When we pour out what’s valuable to us, and the outcome doesn’t look like success in any of the ways our society recognizes, we may find ourselves siding with those who sound like the disciples. The crowd may judge us, the onlookers may scorn us, and we may wonder if they’re right. But the watching world often misses the point entirely because they’re looking for results to tally, not a life surrendered.
Jesus didn’t reframe this woman’s failure; he used the gospel to frame her sacrifice like a piece of precious art. Jesus would do something similar again in Luke 24 when he used his life, death, and resurrection to frame all the Scriptures as being about him. From Jesus’s perspective, Moses, the prophets, and this woman’s poured-out oil are all gospel content. Perhaps our lives can be as well.
When I imagine God watching me beat myself up over my past failures, I wonder if it was hard for him not to laugh at me a little. Maybe he wanted to shout at me, You did it for me! I liked it! Who cares what others think?
Every time we pour out the resources of time, talent, dreams, and wealth God has given us, whether we succeed or fail by the world’s standards, we glimpse the one “who, existing in the form of God, did not consider equality with God as something to be exploited. Instead, he emptied himself by assuming the form of a servant, taking on the likeness of humanity.” God knows everything about the sacrifices and pain involved in pursuing big dreams and the courage needed to love all the way to the end.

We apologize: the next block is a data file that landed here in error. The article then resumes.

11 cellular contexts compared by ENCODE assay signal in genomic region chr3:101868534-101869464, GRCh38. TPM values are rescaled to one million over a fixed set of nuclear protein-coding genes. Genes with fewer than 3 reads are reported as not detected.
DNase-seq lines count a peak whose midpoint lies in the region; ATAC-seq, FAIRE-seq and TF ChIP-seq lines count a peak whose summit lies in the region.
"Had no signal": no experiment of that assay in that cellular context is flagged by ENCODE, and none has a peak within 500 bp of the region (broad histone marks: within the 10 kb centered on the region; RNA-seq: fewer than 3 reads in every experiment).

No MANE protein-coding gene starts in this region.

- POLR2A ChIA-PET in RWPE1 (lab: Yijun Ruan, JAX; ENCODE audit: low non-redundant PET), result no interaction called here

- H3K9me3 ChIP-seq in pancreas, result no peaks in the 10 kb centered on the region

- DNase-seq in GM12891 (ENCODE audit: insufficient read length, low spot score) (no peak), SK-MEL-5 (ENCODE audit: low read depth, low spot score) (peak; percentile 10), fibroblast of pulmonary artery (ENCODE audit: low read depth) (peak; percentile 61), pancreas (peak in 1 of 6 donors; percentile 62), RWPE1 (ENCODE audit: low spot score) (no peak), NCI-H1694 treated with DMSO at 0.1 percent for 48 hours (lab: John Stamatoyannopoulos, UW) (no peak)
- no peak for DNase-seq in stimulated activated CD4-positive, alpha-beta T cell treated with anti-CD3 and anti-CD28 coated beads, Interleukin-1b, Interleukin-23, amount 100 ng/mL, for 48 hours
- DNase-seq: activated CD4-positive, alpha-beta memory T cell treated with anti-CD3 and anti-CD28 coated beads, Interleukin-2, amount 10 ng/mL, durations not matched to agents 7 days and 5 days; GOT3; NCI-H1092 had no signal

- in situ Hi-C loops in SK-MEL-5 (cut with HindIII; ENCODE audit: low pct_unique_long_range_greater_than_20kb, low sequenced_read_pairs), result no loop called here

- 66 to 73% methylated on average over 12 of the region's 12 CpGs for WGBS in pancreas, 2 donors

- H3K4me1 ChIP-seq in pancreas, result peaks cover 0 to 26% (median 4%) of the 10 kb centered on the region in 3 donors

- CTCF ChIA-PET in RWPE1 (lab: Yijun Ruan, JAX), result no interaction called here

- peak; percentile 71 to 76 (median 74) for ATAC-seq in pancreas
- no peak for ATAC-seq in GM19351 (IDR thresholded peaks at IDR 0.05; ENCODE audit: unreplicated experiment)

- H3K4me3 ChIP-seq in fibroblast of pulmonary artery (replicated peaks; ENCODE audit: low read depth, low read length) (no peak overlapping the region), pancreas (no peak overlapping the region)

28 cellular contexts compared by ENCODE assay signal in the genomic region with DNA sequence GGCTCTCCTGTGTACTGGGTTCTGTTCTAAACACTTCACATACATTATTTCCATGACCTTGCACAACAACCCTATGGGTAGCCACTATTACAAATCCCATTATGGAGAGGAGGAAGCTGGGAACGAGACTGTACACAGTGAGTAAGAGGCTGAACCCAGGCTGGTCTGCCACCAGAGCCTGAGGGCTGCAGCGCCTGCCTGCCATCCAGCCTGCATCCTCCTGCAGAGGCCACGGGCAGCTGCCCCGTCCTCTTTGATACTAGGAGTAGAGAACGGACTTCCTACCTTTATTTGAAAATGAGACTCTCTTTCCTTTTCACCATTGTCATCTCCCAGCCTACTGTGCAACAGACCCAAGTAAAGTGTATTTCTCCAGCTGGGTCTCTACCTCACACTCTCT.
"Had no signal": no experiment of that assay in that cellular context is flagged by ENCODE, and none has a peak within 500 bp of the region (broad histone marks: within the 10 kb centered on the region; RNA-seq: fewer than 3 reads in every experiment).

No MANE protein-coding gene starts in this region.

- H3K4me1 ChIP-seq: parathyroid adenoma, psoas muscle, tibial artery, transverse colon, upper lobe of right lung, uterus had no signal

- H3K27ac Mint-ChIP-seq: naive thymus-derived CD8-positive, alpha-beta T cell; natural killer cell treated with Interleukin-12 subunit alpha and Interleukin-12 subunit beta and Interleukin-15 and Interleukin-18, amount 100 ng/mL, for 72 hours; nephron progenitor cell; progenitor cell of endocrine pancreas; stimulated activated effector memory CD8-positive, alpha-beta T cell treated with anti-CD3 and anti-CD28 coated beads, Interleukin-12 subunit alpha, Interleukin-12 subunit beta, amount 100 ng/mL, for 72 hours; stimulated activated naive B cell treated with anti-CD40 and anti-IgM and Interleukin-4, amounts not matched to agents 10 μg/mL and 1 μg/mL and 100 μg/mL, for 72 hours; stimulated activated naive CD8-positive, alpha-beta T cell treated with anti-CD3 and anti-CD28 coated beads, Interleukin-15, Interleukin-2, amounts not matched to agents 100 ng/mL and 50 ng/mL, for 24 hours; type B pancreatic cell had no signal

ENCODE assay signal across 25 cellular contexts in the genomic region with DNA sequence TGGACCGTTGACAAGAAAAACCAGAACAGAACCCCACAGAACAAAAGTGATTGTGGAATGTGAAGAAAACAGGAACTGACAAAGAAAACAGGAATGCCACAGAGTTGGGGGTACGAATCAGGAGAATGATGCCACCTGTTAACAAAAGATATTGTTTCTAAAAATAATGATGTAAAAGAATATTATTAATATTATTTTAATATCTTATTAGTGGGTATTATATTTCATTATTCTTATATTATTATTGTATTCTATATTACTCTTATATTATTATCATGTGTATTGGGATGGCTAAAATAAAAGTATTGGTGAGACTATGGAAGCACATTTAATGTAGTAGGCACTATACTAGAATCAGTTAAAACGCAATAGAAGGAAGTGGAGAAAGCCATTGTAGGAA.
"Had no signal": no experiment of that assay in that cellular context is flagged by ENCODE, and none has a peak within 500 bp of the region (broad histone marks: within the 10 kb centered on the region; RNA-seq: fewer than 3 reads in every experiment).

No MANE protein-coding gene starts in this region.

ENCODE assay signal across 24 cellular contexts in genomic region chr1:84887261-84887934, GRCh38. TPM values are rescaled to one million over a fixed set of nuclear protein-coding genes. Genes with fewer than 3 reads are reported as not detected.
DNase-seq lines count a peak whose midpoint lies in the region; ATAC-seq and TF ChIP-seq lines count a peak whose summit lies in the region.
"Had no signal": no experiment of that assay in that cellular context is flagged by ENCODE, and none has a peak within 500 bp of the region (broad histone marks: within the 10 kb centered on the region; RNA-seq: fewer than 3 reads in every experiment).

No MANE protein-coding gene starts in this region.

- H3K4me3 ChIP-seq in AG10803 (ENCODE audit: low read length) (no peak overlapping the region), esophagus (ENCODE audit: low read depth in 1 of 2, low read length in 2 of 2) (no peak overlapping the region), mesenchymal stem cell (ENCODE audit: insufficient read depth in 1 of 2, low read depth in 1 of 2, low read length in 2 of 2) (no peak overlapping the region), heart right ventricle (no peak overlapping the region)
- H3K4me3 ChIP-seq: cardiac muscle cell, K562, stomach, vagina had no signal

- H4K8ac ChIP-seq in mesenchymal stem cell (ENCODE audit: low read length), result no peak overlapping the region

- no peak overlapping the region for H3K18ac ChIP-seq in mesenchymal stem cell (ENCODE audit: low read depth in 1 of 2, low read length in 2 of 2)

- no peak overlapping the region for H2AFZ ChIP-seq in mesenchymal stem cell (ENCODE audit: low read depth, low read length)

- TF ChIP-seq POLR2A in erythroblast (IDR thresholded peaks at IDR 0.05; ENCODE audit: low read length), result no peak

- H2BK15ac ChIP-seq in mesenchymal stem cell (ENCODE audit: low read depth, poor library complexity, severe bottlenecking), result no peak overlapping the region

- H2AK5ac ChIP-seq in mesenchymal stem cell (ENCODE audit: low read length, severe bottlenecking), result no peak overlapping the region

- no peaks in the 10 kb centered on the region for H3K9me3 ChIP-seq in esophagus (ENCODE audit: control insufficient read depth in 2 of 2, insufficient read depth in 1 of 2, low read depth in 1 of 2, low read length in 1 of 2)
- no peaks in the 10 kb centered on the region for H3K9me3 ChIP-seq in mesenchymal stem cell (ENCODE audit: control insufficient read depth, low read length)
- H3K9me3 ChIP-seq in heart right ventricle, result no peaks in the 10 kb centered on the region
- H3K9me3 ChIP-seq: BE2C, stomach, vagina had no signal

Given how Jesus has already walked a path of faithful sacrifice that the world assumed counted as a failure, and since he ended the tyranny of sin and failure that had clung to humanity since we exited Eden, it almost seems unnecessary to ask if God’s goodness will be with us if we fail because surely, a goodness like his can never fail us.
God isn’t looking for us to manufacture success based on the world’s standards. He’s rooting for us to connect our lives with the gospel and faithfully pour ourselves out for him. And really, if we do that, failure is impossible.
Cover image by Susan Wilkinson.